By carefully analyzing the segments where the banks’ customers belong to, there is a greater chance for them to tailor-fit their customer relationship management strategies according to the needs of each particular segment. A study conducted by Verhoef, Spring, Hoekstra, and Leeflang (2003, p. 476), they applied segmentation and predictive modeling in conducting a survey regarding the consumption patterns of customers. Based on their findings, they realized that there are different areas of concern highlighted by each segment of customers in the study.

The use of segmentation and positive modeling affects positively the relationship of companies with their customers. The database size of the company is also affected, the level of frequency that the customers get in touch with the business, as well as the channels of distribution that the customers get exposed to. Hence, through this process of segmentation and positive modeling, companies can better take a look at the way that their customers behave and how they can achieve better results with them. In a similar vein, Abbott, Stone, & Buttle (2001, p.

291) noted the importance of using a rich database for their customers. As part of its customer relationship management strategy, companies should have extensive customer database so that this body of data can be used to ensure that the particular situations and demands of customers are met. Although the level of implementation of this strategy may vary from industry to industry, the said authors called for the need to collect up-to-date data, which can be used for the segmentation of the customers and to ascertain the level of profitability that the company can derive from these customers.

This should not be forgotten by companies seeking to derive profitability from different segments of customers. Profitability Segmentation In seeking to maximize profitability in different segments of the market, companies may have to realign their internal processes as well as their relationship with external service providers in order to promote profitability among different segments of their customer base. Doing this, however, does not come in a one-size fits all approach. Rather, the company has to think about the nature of its business as well as the different needs and demands of its customers.

Although there may be a lot of differences among the segments of the customers, the company has to focus on the segments where it can derive a greater level of profitability. Campbell (2003, p. 373) has studied Canadian firms that sought to establish customer packages within its internal departments to maximize the service given to different segments of its customers while at the same time maximizing company resources. The process need not be extraordinarily complex since products and services can be given to different segments of the company’s customers.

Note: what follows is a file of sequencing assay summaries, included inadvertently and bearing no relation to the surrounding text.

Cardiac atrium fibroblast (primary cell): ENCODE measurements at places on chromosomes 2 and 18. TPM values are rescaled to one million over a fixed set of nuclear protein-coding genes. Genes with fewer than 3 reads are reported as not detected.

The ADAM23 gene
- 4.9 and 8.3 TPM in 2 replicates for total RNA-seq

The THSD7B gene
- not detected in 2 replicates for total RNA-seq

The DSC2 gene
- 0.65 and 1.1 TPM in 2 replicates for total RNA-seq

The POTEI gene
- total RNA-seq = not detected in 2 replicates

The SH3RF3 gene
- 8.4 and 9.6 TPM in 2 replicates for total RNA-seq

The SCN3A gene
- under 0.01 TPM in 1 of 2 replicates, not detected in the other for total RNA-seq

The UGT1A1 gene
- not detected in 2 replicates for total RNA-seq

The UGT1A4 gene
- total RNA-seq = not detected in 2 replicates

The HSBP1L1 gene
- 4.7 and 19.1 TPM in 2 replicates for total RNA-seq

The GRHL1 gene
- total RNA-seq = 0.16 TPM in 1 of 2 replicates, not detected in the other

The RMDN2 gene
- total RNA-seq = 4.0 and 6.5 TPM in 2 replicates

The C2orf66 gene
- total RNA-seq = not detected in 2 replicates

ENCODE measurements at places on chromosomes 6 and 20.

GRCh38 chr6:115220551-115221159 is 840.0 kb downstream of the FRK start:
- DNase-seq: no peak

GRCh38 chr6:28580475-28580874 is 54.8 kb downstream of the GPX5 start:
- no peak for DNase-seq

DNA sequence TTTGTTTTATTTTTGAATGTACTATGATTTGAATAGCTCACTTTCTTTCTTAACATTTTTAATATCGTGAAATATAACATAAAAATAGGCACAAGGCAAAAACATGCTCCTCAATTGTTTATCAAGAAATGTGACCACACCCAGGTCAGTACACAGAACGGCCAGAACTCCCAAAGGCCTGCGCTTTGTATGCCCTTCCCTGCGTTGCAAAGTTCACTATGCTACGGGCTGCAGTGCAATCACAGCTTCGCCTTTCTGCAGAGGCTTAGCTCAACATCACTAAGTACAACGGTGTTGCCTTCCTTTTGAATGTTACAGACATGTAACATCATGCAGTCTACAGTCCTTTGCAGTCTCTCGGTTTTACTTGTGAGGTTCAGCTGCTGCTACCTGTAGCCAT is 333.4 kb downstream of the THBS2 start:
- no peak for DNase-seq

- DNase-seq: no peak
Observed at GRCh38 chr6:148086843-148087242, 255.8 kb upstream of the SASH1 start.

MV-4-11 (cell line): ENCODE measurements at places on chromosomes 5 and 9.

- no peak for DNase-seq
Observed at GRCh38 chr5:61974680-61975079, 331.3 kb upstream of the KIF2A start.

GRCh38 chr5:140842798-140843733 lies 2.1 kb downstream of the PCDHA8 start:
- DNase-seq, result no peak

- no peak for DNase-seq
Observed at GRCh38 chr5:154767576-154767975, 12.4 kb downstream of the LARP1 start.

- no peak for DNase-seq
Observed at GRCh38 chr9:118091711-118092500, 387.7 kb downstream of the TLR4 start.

What is important, however, is the way in which the companies gather important customer knowledge both within the organization as well as on the part of the customers so that they can best achieve profitability in the different customer segments that they are serving. Through this competence in customer knowledge, the firm can maximize its efforts in managing its customer relationship (Campbell, 2003, p. 375). Segmentation, however, is not easily attained. In this regard, the richness of the data that companies collect will dictate the kind of understanding that they will derive regarding their customers.

Depending on the sophistication and frameworks that the organization adheres to, the customers can then be grouped together in segments depending on their socio-economic status and their purchasing power, or perhaps through their behavior in buying or through their demographic settings. This multi-level segmentation works best for the individual banks as well as for the retail banking sector in general because this kind of customer understanding will yield the best possible result for the customer relationship management strategies that the company will implement.